Dfinity is a startup focused on building a new blockchain-based cloud, which aims to radically reduce enterprise IT costs. Dominic Williams, president and chief scientist at the company, says, “the project dates back to early 2015, being born out of ideas about how randomness created by cryptography could be used to create a blockchain computer with potentially unlimited capacity and incredible performance.”
In addition to its primary function as a scalable open cloud supported by a decentralized network of computers, the vision for Dfinity also involves it hosting general dapps, decentralized finance, decentralized social media systems and large scale open source businesses that the company hopes will ultimately compete with traditional businesses such as Uber and Ebay.
How does Dfinity work?
Dfinity’s blockchain is powered by threshold cryptography. Network nodes notarize every block in a decentralized manner. Computations are finalized in seconds instead of minutes or hours. This randomness also drives protocols that give the Dfinity computer unlimited capacity. With each new mining computer, the network scales out to process more data. Dfinity will have a system of self-governance, aimed at allowing the network to be fully adaptive. The blockchain nervous system monitors and updates the network continuously.
The Dfinity protocol, which the company also calls the Dfinity consensus mechanism, has gone through several iterations since 2014.
Its first major milestone was the Threshold Relay technique aimed at decentralized, deterministic randomness, made possible by several unique characteristics within the BLS signature system. The scalable decentralized random beacon sits at the foundation of the protocol. On top of the beacon sits a blockchain, which deploys notarization by threshold groups to achieve maximum speed of computation.
The next milestone for the Dfinity team was the notarization technique, the aim of which is to solve the traditional challenges that come with proof-of-stake systems. The Dfinity consensus relies upon a flexible, tunable proof-of-stake algorithm. The final milestone was focused on security and making the security proofs sound.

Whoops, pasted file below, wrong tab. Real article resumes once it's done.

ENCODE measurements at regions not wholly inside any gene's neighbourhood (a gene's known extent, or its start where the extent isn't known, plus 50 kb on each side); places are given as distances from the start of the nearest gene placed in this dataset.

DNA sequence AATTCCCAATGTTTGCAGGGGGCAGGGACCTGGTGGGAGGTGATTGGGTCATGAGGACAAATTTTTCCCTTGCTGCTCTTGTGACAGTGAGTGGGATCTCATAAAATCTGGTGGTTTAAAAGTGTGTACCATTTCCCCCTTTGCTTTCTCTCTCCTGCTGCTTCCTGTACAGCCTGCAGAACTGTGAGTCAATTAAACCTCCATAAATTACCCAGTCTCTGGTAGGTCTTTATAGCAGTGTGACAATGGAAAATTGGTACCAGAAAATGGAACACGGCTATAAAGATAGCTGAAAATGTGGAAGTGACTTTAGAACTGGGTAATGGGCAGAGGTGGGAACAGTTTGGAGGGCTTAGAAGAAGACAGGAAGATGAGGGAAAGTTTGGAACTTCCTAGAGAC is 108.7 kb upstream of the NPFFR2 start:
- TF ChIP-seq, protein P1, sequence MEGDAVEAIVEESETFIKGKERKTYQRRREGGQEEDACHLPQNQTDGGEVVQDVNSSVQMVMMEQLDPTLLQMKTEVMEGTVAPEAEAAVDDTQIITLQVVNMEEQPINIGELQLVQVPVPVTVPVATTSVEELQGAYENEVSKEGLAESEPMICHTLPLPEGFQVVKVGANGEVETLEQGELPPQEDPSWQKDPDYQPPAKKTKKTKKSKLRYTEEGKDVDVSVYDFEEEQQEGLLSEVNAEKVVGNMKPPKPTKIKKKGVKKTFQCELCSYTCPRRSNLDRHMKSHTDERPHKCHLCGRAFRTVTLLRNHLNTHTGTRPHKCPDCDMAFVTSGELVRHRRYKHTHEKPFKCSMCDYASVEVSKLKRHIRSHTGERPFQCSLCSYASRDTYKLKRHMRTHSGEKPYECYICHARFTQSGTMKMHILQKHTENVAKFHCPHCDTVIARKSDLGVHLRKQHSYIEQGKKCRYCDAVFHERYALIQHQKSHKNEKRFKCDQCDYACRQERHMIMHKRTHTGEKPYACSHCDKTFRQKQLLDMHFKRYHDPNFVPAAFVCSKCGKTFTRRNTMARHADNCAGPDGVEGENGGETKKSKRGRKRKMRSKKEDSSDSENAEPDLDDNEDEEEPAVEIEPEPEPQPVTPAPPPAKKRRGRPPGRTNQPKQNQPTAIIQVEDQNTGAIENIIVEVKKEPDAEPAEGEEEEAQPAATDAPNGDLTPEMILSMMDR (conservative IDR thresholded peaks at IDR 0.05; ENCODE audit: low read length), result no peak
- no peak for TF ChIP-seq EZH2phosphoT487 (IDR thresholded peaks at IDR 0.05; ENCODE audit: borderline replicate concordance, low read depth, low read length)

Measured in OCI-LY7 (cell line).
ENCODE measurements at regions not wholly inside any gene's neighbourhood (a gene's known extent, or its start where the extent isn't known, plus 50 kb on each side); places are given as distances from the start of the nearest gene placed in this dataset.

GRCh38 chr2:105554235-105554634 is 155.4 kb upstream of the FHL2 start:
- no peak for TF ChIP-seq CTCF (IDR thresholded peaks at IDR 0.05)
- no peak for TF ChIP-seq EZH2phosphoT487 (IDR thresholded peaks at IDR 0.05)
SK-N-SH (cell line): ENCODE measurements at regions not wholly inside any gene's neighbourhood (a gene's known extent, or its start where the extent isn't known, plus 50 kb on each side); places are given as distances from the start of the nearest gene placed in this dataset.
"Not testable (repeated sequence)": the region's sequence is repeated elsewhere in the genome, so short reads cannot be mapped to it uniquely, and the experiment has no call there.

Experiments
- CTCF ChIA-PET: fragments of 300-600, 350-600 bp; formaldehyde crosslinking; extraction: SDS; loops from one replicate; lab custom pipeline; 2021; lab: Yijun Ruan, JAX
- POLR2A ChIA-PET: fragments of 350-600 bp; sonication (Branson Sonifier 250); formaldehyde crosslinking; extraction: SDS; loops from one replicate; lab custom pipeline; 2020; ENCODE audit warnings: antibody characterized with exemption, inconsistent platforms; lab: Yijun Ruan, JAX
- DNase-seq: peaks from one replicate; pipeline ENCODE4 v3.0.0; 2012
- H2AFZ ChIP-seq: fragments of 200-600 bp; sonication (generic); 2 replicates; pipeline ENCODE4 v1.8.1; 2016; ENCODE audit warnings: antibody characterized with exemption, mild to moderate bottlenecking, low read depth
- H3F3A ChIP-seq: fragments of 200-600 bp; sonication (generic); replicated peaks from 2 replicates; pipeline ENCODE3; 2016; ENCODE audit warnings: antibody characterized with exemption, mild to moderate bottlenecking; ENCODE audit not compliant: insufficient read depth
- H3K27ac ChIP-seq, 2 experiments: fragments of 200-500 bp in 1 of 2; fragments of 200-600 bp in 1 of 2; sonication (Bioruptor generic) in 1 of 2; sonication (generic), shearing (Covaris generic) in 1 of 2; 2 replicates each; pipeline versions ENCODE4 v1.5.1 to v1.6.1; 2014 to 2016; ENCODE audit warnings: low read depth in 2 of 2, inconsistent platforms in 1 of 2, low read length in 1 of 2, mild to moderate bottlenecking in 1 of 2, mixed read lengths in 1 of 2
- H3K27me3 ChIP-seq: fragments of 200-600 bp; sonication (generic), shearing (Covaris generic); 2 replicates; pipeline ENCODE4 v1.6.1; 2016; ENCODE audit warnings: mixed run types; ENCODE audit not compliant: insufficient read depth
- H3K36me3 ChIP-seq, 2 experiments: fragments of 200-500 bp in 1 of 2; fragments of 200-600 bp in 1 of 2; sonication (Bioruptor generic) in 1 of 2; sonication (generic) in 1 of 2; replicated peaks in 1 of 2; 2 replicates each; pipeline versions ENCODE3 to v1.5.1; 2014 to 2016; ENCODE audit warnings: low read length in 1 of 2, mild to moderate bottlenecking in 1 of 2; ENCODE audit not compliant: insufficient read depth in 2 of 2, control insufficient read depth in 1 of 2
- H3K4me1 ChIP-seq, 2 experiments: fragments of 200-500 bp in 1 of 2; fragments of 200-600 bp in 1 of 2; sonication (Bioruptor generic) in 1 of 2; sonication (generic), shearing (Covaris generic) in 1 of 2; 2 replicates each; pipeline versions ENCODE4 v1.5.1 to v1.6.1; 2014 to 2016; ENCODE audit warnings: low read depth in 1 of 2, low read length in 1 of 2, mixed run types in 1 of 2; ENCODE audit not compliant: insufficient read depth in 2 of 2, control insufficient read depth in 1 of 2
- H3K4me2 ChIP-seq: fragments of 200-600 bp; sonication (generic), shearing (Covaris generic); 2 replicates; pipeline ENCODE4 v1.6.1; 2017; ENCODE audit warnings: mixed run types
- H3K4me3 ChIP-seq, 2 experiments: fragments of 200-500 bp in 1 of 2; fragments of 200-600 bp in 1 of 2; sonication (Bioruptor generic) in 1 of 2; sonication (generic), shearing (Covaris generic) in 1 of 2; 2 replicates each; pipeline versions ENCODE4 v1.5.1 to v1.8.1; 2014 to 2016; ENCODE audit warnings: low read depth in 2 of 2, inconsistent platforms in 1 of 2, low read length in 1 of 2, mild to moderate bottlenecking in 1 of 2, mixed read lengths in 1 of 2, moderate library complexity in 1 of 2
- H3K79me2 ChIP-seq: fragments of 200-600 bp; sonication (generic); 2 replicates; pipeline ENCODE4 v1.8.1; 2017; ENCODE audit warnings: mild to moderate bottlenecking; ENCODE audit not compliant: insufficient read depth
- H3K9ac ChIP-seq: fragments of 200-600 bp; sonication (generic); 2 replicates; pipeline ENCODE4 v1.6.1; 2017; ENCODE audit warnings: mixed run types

Who is Behind Dfinity?
Dominic Williams, president and chief scientist of the company describes himself as a crypo theoretician and entrepreneur. He previously ran a venture-backed MMO game using his own distributed systems. Originally from England, Williams studied at Kings College, London and is now based in Palo Alto, California. He is also the President and CTO of String Labs, a venture-backed crypto studio, incubator and investor, which is helping fund Dfinity.
The R&D team listed on the company website is quite large, totalling 26, from a wider range of backgrounds and specialties, including Ben Lynn, Senior Staff Scientist & Engineer who comes from ten years as a senior engineer at Google.
The company’s initial fundraising began in February 2017 and raised the company about $40M from members of the public, which they described as a “Seed” round. They just announced their initial venture round, which they dubbed the “Strategic” found, coming in at $61M from investors Polychain Capital and Andreessen Horowitz.
At the same time, the startup announced that Polychain would be helping “establish a substantial Dfinity Ecosystem Venture Fund”, which will finance projects that build on, or otherwise support, the Dfinity Internet Computer, its blockchain-based cloud. In a blog post announcing Dfinity’s ambitious fundraising plans Dominic Williams wrote, “total funding for our project will exceed $100M”.
Will there be an ICO?
In his recent blog on fundraising, Dominic Williams expressed the company’s determination to continue to enable widespread participation, following in the vein of the original Ethereum ICO, which “demonstrated a positive and more democratic vision of the future”.
They intend to proceed with two funding rounds: the first, a pre-sale round involving contributors who can pass stringent KYC and AML procedures described by Swiss regulator, FINMA; the second round, which Williams says “may or may not happen”, will be termed the ICO, which the company would like to be run by regulated traditional exchanges at the same time the network goes live.
What’s the Timeline?
Dfinity expects to launch its open cloud network in early summer 2018; and its first public testnet in the coming months.
What Impact will Dfinity have on the Cloud Computing Landscape?
Dfinity’s blockchain based cloud intends to compete against the big players in the cloud like AWS, Google and Microsoft Azure. Its claims for itself are large and ambitious, including that it will have unlimited capacity and be a “tamperproof” system.
Dfinity also says its cloud will not involve the traditional backup and restore systems or storage databases, “allowing costs to be cut by 90% or more by reducing the supporting human capital required”. This would be hugely significant if achieved.
Dfinity is not just competing against the traditional cloud providers, but also against its blockchain rivals. In October 2017, the company completed a global 500 node testnet. Williams said it showed Dfinity’s network completed computations in one second, which means it “is running 600-times faster than Ethereum is today”.
Medium post on Fundraising Plans by Dominic Williams, president and chief scientist at Dfinity
Medium post on Dfinity’s Vision by Dominic Williams
Medium post on its consensus algorithm, by Timo Hanke, CTO
Dfinity White Paper
SDX Central article on Dfinity
Video on the Dfinity test network